Julie Johnson, who owns and operates Tres Sabores at the western end of the Napa Valley, home to barn owls since 1987. She is one of many wineries quick to praise the inherent ability of birds to protect and maintain the land.
Once they have ripened for harvest, vine grapes are quite tasty, attracting munchies and other animals such as voles or rabbits. Many wineries keep these intruders at bay with the dedicated and instinctive service of owls, hawks, bluebirds and more.
Some winemakers, including those who grow fruit for organic wines, avoid pesticides and artificial pest control methods. Bird cannons, intended to scare away nibbling birds, just don’t work, says Chris Kajani, winemaker and CEO of Bouchaine vineyards in Carneros. She is also not a fan of Mylar banners or fake predatory birds.
Kajani is however immensely grateful for the work of the Bouchaine hawks. Conditioned, trained and managed by Rebecca Rosen of Authentic reduction, these birds of prey skillfully control the region’s problematic pest population.
Bouchaine’s 87 planted acres lie under telephone lines, a great place to roost for starlings. “The birds sit on these lines and then fly away and have a delicious snack on our grapes all day,” says Kajani. In recent years, their ambitions have been largely thwarted as EB, another Rosen’s hawk, dives menacingly above them.
EB, whom Rosen calls “employee of the month,” isn’t looking to kill or harm grape-obsessed starlings. Rather, he acts as a deterrent, one who knows that his work will be rewarded with frozen birds that his master awaits. Although the training never ends, Rosen notes that “training an animal to do something that it naturally wants to do is so much easier.”
The natural inclination of hawks to attack small birds is useful in vineyards that do not have a falconer on duty. TO Chateau Grand Traverse In Traverse City, Mich., kestrels, which are the smallest hawks in North America, “minimize damage to our grapes from flocks of birds, primarily starlings,” says Jay Budd, director vineyard assistant.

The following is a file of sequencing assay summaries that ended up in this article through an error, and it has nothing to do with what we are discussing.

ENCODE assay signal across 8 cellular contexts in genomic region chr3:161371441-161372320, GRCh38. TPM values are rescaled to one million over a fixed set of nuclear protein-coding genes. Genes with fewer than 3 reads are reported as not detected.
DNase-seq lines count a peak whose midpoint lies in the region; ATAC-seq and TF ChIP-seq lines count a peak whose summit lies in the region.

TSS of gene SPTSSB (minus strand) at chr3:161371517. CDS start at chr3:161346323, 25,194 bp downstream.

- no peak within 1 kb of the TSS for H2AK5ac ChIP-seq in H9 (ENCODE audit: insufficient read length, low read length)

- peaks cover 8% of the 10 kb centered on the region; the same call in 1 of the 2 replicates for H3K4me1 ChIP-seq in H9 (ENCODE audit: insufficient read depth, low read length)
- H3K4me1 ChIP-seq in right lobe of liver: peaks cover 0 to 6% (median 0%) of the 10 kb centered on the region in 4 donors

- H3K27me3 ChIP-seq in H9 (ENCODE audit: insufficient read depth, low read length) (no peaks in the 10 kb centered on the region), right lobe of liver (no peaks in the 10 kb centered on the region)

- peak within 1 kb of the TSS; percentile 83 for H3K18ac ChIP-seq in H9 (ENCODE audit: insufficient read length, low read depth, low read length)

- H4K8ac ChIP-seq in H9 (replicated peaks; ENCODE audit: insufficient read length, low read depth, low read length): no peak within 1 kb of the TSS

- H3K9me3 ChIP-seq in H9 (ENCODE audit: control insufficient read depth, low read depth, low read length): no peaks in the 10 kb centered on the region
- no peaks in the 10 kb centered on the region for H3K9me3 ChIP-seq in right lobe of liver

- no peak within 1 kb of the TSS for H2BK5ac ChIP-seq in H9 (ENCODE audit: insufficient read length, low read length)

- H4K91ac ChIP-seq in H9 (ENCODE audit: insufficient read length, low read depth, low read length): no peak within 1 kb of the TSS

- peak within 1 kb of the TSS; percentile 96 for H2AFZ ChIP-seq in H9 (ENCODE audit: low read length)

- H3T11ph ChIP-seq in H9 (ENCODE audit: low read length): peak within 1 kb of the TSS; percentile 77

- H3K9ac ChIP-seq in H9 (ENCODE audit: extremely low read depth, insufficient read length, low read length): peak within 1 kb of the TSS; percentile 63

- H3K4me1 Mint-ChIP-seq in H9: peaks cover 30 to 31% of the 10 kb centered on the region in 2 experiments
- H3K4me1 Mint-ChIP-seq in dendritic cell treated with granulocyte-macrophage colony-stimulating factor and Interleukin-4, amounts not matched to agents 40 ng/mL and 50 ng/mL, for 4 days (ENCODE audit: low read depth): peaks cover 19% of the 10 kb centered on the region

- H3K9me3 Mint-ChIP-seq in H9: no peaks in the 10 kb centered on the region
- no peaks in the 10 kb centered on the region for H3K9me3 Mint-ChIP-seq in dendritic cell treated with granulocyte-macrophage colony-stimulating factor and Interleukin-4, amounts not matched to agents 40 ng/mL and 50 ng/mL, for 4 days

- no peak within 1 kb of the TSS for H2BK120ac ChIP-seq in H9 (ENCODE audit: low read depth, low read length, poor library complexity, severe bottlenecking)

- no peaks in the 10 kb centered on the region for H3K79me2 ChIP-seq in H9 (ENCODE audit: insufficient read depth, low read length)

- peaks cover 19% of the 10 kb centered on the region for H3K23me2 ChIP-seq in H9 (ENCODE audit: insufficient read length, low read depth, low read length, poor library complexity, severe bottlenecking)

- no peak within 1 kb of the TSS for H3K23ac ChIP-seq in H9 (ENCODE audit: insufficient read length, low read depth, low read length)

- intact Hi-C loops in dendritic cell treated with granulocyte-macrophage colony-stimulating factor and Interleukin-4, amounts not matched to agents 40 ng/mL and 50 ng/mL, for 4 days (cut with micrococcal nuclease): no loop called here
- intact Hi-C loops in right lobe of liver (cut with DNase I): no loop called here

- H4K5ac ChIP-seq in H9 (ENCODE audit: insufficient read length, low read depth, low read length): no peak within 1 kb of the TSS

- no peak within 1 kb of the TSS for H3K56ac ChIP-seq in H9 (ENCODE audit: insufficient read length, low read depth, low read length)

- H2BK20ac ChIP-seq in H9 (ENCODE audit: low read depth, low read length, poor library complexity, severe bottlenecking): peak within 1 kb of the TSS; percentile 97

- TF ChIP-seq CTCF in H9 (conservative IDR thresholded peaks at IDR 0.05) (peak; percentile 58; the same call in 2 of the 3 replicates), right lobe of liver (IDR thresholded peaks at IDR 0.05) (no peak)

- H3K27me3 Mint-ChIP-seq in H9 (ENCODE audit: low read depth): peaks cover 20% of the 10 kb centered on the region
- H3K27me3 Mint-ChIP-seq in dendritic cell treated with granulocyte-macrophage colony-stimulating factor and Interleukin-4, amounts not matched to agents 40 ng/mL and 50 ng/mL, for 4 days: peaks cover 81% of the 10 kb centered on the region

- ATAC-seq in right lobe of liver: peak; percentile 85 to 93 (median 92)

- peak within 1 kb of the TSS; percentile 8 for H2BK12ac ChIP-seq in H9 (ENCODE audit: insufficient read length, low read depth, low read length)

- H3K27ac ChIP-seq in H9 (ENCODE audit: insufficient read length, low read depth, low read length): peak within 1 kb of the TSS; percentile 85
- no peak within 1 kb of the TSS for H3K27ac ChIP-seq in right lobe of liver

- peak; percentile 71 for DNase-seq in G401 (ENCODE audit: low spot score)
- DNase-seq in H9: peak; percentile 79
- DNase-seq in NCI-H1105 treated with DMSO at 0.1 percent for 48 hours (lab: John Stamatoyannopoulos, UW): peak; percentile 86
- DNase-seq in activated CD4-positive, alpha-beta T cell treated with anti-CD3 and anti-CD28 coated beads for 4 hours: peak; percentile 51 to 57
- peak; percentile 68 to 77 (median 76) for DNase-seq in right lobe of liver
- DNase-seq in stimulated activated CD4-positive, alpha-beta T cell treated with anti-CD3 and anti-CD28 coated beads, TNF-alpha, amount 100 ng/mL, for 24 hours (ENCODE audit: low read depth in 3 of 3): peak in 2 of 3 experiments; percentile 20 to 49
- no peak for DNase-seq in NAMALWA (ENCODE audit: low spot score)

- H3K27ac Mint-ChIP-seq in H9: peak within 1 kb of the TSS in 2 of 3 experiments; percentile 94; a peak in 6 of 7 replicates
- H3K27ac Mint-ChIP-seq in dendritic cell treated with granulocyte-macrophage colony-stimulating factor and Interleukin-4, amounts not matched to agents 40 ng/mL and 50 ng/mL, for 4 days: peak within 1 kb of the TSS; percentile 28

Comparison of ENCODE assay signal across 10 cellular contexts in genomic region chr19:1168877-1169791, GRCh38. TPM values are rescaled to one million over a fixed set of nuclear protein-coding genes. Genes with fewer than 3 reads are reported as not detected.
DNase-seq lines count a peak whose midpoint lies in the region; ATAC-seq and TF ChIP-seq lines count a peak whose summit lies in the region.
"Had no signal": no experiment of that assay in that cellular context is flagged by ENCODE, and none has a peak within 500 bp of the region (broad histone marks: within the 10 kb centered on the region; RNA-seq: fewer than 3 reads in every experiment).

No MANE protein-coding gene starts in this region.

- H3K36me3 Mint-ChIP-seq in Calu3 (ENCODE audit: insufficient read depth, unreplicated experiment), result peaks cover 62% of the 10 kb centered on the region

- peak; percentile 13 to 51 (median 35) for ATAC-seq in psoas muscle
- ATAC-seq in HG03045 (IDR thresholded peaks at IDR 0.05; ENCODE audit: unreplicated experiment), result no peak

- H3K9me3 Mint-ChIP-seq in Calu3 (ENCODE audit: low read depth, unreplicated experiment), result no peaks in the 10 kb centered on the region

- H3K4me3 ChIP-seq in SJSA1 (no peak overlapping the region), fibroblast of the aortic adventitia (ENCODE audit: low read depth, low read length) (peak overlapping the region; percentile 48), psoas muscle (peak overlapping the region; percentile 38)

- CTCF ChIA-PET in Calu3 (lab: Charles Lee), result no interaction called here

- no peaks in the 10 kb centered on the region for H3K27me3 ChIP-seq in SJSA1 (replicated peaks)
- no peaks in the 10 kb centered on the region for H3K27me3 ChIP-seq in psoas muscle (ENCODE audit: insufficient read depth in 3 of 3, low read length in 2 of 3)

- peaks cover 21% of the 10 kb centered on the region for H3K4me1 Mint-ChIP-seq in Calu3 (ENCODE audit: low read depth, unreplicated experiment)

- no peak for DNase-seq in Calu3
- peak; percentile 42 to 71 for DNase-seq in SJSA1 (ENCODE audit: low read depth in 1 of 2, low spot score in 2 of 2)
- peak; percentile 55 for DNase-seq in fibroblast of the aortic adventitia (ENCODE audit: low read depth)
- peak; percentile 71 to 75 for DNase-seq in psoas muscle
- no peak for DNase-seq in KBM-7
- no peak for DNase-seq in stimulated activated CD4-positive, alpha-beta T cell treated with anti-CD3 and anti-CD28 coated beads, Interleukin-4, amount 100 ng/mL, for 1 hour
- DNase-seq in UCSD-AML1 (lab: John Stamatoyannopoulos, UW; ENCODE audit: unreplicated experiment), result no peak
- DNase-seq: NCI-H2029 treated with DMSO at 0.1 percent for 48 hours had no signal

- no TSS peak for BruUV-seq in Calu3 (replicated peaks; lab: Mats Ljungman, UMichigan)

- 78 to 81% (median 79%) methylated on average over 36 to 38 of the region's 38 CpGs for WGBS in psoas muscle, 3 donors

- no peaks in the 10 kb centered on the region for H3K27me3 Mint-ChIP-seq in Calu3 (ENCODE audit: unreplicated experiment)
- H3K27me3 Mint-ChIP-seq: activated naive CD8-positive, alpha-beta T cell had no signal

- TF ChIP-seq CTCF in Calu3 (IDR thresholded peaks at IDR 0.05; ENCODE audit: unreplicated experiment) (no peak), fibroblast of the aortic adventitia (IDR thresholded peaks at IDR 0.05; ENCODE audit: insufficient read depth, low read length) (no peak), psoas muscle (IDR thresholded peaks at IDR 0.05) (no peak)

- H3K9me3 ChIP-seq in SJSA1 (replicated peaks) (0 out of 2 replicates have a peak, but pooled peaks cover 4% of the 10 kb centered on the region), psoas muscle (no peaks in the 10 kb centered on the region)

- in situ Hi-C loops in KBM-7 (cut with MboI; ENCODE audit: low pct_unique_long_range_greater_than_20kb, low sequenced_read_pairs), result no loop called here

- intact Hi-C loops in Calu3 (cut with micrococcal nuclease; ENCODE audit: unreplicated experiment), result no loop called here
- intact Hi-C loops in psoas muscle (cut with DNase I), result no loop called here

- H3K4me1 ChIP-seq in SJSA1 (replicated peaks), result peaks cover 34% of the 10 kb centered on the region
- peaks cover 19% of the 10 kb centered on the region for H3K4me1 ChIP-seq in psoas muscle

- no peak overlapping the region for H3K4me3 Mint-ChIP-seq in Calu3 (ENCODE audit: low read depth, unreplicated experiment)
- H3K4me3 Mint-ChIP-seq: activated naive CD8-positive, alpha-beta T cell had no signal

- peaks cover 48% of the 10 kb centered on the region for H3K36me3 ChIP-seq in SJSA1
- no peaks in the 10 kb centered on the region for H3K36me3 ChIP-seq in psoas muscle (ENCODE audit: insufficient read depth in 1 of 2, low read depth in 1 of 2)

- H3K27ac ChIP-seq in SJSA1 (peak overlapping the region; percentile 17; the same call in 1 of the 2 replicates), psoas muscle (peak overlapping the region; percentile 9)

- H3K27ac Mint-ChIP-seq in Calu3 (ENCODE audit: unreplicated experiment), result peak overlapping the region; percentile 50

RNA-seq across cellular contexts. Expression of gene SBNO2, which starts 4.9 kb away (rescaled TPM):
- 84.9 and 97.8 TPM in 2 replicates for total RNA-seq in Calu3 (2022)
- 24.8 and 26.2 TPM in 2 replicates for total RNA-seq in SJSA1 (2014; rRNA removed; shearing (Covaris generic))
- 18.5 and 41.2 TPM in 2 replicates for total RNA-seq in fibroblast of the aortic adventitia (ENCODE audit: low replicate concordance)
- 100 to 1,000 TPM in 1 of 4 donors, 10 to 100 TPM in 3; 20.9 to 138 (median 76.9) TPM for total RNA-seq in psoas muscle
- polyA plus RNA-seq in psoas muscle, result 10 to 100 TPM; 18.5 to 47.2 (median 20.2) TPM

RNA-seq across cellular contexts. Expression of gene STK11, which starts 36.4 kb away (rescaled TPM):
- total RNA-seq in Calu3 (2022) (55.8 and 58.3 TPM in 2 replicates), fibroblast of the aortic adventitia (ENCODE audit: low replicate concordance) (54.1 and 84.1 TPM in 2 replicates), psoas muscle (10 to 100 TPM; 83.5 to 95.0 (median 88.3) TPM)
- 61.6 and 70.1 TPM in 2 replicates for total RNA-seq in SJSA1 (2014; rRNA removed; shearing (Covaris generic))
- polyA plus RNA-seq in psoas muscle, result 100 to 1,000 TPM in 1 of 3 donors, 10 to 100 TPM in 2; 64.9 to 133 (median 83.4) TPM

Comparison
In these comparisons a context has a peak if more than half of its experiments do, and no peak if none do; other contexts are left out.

Although kestrels are encouraged to nest near vineyard borders via cellar-maintained nesting boxes, Budd says, “They are wild birds and we have no control over them.”
Likewise, a pest control team made up of New Zealand falcons Lawson Dry Hills, help protect the grapes by keeping small songbirds away from the fruit as it ripens, says Belinda Jackson, the winery’s marketing manager. New Zealand’s native hawks offer “excellent protection, especially for Pinot Noir grapes,” she says.
However, birds aren’t a major problem for Lawson Dry Hills, so they can mostly get away with animals coming and going “as they please,” Jackson explains.
The bird population of Bouchaine is more problematic. Kajani estimates that since the arrival of Rosen and his hawks more than five years ago, the damage caused by the birds of Bouchaine has decreased considerably, “instead of being 50%, it may be 10%, ”she says.
Indeed, the need to hire a falconer and the constant service he provides depend on each vineyard. “What efficiency [falconry] It depends on the pressure exerted by the birds, ”says Rosen. Not all winegrowers can justify the often expensive practice of hiring a falconer. And not all vineyards need it.
Johnson pays for his owl boxes, which cost a few hundred dollars, and nonprofits help with the necessary maintenance. She says owl boxes need to be attractive, have good ventilation, be multi-chambered, and have a good vineyard orientation. “If you put a barn owl box, they will come,” she said. “Put out a blue bird box, they will come. “
Tom Gamble, from Gamble family vineyards in Napa Valley, is another proponent of building habitats that essentially help preserve the land. Gamble says the estate has birdhouses to complement all of the riparian and upland trees on his property. “We can’t build them fast enough,” he adds.
Gamble credits the kestrels that linger in the vineyard to not only eat insects, but also catch voles and mice. Large raptors, including red tail, red shoulder, cooper, and pointed-shin hawk prey on small rodents and nibbling rabbits. The shift change occurs after dusk when Gamble says the bats are joining forces with the owls.
This crew is a formidable opponent of any unwanted species invading the vineyard at all times. Birds, bats, and owls “make survival work as a rabbit or rodent a stressful, 24-hour occupation,” says Gamble.